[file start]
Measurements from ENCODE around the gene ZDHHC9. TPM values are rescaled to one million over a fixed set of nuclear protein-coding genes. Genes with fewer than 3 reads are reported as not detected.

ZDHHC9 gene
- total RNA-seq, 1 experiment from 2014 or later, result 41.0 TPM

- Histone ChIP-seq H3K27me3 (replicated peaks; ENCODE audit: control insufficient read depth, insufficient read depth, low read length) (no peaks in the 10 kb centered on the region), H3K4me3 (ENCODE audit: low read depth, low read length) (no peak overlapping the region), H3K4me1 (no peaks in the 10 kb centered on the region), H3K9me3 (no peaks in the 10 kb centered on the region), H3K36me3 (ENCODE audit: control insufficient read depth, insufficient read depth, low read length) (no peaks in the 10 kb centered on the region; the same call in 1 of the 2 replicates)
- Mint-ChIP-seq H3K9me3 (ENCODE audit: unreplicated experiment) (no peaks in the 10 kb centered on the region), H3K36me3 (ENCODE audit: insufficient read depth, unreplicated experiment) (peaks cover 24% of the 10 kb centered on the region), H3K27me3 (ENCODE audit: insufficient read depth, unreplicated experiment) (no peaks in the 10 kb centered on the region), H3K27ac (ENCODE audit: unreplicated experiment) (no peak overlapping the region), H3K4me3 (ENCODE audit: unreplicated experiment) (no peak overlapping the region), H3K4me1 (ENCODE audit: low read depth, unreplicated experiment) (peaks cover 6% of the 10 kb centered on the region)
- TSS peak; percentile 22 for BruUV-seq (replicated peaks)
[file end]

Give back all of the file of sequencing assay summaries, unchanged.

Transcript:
Measurements from ENCODE around the gene ZDHHC9. TPM values are rescaled to one million over a fixed set of nuclear protein-coding genes. Genes with fewer than 3 reads are reported as not detected.

ZDHHC9 gene
- total RNA-seq, 1 experiment from 2014 or later, result 41.0 TPM

- Histone ChIP-seq H3K27me3 (replicated peaks; ENCODE audit: control insufficient read depth, insufficient read depth, low read length) (no peaks in the 10 kb centered on the region), H3K4me3 (ENCODE audit: low read depth, low read length) (no peak overlapping the region), H3K4me1 (no peaks in the 10 kb centered on the region), H3K9me3 (no peaks in the 10 kb centered on the region), H3K36me3 (ENCODE audit: control insufficient read depth, insufficient read depth, low read length) (no peaks in the 10 kb centered on the region; the same call in 1 of the 2 replicates)
- Mint-ChIP-seq H3K9me3 (ENCODE audit: unreplicated experiment) (no peaks in the 10 kb centered on the region), H3K36me3 (ENCODE audit: insufficient read depth, unreplicated experiment) (peaks cover 24% of the 10 kb centered on the region), H3K27me3 (ENCODE audit: insufficient read depth, unreplicated experiment) (no peaks in the 10 kb centered on the region), H3K27ac (ENCODE audit: unreplicated experiment) (no peak overlapping the region), H3K4me3 (ENCODE audit: unreplicated experiment) (no peak overlapping the region), H3K4me1 (ENCODE audit: low read depth, unreplicated experiment) (peaks cover 6% of the 10 kb centered on the region)
- TSS peak; percentile 22 for BruUV-seq (replicated peaks)